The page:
Early in her career, Julia McGinnis discovered the power of water. At 25, she gained a position at the U.S. Department of Interior’s Bureau of Reclamation helping to oversee California’s Central Valley Project, one of the nation’s major water conservation developments. Within five years, McGinnis implemented changes in the CVP’s water accounting and operations system that saved more than $10 million for the bureau that manages the country’s water supply through dams, reservoirs, canals, and power plants. The experience demonstrated she could make an impact on people and the environment as well as the bottom line.
Today, McGinnis, 29, serves as chief of the bureau’s Enterprise Program Management Office, and is one of the Interior Department’s youngest managers. Her role has expanded to managing CVP’s water accounting system, including operations, storage, delivery, and financial oversight for its IT portfolio of $80 million. The multipurpose CVP is massive. Composed of 20 dams and reservoirs, 11 power plants, and 500 miles of canals, the 72-year-old federal project delivers water and produces electric power to thousands of farms, homes, and businesses in California’s Central Valley Basin as well as major urban communities in the San Francisco Bay Area.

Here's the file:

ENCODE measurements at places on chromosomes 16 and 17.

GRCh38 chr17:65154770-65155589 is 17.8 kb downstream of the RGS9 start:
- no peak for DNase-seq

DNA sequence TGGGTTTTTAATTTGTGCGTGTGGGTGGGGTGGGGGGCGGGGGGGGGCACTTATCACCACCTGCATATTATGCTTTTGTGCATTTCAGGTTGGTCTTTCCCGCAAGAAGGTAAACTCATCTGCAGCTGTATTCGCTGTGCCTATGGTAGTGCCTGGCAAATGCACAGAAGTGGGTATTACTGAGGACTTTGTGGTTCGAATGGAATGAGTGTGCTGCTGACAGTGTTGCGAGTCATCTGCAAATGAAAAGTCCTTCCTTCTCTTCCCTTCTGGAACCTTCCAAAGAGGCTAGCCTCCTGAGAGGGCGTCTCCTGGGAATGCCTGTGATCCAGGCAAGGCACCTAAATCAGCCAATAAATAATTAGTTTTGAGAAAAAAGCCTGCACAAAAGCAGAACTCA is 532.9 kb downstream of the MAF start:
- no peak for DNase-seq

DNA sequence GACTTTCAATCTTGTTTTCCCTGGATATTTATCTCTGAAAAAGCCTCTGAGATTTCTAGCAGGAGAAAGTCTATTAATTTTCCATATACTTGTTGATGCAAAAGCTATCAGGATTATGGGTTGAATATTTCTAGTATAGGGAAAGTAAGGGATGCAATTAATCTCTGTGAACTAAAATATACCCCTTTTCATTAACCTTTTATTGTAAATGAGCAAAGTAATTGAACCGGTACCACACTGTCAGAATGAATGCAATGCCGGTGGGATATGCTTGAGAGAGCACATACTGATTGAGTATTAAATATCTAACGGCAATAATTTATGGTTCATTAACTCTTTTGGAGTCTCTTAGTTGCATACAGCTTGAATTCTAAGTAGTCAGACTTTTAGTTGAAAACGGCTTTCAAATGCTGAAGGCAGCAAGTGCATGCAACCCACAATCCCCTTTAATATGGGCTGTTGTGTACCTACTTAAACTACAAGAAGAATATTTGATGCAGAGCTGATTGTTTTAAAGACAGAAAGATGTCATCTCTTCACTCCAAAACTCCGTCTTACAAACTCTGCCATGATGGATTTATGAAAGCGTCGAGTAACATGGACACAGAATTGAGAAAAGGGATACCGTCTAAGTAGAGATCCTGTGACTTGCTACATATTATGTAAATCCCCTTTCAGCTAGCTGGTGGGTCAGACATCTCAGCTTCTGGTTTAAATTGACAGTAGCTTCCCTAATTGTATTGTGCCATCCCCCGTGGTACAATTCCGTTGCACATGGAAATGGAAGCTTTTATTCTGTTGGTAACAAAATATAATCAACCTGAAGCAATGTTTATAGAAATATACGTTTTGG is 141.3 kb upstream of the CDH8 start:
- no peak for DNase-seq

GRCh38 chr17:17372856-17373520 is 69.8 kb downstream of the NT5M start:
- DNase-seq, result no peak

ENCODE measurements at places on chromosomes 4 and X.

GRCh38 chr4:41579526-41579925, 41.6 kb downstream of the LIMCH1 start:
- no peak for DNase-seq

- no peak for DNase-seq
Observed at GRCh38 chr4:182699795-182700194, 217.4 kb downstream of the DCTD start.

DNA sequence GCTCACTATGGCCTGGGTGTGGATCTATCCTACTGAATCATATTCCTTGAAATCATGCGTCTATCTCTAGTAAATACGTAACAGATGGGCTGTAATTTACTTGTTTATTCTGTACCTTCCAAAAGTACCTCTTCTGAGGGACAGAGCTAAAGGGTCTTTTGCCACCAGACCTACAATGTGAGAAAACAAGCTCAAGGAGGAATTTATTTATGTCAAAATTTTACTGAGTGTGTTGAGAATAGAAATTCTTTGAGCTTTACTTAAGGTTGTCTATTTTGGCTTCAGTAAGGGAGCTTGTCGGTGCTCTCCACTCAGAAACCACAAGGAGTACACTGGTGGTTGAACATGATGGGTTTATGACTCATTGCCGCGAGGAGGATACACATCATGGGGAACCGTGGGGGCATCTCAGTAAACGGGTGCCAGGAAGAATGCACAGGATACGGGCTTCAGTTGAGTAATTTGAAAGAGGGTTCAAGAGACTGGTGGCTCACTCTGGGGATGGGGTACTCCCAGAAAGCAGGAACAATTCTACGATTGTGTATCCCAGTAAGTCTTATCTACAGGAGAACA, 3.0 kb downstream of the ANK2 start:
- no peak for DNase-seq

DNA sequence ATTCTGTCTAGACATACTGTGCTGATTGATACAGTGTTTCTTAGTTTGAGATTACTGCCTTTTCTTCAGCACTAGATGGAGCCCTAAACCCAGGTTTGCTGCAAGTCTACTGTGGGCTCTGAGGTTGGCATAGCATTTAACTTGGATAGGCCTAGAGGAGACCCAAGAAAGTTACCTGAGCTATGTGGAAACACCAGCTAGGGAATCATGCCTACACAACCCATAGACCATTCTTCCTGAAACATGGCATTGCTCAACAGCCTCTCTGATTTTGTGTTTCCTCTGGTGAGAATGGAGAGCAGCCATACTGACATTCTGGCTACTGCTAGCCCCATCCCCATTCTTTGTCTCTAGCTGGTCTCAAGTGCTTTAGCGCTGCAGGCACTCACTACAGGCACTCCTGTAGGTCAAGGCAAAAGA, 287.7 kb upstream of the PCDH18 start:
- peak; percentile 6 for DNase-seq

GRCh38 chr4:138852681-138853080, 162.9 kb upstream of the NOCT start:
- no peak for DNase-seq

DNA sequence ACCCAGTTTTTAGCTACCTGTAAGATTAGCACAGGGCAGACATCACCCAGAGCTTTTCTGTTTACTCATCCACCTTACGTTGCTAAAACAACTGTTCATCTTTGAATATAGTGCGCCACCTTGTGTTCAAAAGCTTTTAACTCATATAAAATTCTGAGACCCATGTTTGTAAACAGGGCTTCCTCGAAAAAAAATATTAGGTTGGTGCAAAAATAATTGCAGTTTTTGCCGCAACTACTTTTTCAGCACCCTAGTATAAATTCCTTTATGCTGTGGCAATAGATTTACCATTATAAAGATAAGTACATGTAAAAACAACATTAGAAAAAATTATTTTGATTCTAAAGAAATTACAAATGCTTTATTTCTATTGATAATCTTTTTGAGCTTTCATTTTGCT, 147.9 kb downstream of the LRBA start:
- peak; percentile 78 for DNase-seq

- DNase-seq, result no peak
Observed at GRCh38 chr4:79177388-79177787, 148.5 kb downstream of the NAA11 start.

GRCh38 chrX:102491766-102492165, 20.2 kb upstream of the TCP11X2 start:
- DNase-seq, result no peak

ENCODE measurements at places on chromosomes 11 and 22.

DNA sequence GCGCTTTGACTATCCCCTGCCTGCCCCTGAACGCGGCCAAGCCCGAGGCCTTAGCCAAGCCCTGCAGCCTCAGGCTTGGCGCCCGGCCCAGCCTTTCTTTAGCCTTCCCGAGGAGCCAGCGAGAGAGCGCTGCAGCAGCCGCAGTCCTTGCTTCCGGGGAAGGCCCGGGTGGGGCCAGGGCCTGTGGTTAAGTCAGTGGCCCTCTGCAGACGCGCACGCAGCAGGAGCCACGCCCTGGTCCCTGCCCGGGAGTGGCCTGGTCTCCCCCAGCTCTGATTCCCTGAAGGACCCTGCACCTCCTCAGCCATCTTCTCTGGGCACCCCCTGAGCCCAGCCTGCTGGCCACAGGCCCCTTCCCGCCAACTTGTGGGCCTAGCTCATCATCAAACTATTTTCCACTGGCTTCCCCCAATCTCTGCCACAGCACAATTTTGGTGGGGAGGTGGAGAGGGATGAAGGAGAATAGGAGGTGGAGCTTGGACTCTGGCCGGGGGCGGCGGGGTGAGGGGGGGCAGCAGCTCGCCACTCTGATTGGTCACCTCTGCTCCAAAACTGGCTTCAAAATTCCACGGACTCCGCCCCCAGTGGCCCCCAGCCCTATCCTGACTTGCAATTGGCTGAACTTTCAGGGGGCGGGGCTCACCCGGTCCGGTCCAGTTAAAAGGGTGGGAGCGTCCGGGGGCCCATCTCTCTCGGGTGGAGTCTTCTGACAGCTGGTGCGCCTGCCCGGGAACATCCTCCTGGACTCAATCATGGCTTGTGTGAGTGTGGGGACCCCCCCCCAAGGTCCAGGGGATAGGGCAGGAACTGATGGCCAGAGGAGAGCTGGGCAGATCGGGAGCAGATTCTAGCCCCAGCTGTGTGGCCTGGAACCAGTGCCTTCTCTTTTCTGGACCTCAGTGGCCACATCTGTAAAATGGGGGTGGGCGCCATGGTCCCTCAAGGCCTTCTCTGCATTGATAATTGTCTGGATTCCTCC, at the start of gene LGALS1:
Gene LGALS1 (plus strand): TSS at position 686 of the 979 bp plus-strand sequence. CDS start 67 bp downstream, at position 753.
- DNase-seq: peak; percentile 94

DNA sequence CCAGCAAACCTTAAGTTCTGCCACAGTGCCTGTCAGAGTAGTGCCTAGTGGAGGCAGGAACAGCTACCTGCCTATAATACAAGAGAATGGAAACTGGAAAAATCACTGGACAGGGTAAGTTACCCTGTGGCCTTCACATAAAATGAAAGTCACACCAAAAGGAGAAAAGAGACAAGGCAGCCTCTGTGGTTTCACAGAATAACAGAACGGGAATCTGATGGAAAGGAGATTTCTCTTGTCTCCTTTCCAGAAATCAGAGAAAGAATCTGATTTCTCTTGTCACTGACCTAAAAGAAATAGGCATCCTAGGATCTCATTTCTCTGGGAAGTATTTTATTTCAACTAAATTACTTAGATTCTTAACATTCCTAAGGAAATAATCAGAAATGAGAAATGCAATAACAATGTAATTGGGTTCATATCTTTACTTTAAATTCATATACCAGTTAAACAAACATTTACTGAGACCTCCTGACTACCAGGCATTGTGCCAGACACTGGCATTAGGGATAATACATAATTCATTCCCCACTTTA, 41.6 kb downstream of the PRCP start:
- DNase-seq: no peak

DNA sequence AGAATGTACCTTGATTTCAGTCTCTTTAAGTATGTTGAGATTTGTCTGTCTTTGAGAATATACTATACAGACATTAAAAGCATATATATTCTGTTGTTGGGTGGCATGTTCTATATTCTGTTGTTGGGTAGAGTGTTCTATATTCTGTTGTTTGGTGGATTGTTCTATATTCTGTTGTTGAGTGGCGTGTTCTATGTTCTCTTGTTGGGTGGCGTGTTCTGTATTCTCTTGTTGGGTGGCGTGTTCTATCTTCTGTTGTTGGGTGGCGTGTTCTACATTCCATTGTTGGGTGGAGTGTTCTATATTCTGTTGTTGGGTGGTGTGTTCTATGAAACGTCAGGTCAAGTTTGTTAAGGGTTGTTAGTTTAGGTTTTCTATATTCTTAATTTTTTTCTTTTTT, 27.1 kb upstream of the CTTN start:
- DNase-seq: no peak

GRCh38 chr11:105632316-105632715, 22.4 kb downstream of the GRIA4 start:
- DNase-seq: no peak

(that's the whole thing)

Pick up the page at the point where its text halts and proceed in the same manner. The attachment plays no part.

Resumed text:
McGinnis deals with issues such as drought, population growth, and climate change, and asserts “water shortage and management is a major issue on the West Coast.” She seeks to create greater efficiency in ensuring a clean supply of water is available while working within financial and environmental constraints.
McGinnis’ achievements have placed her at the table with some of the energy industry’s most powerful government officials and politicians. The University of Southern California graduate with a bachelor’s in political science and a master’s in public administration serves as the youngest member of the Bureau’s Chief Information Officer Council; she makes recommendations on incorporating new technology into the agency’s business practices, security procedures, and infrastructure. McGinnis, who has studied the career of her role model Colin Powell, says: “During the industrial age we were working against nature especially with the reliance on coal. Now we are trying to look at ways to work with nature. This is a great opportunity for creative and innovating individuals to find a niche and leverage that to create something significant for our communities.”
(Continued on next page)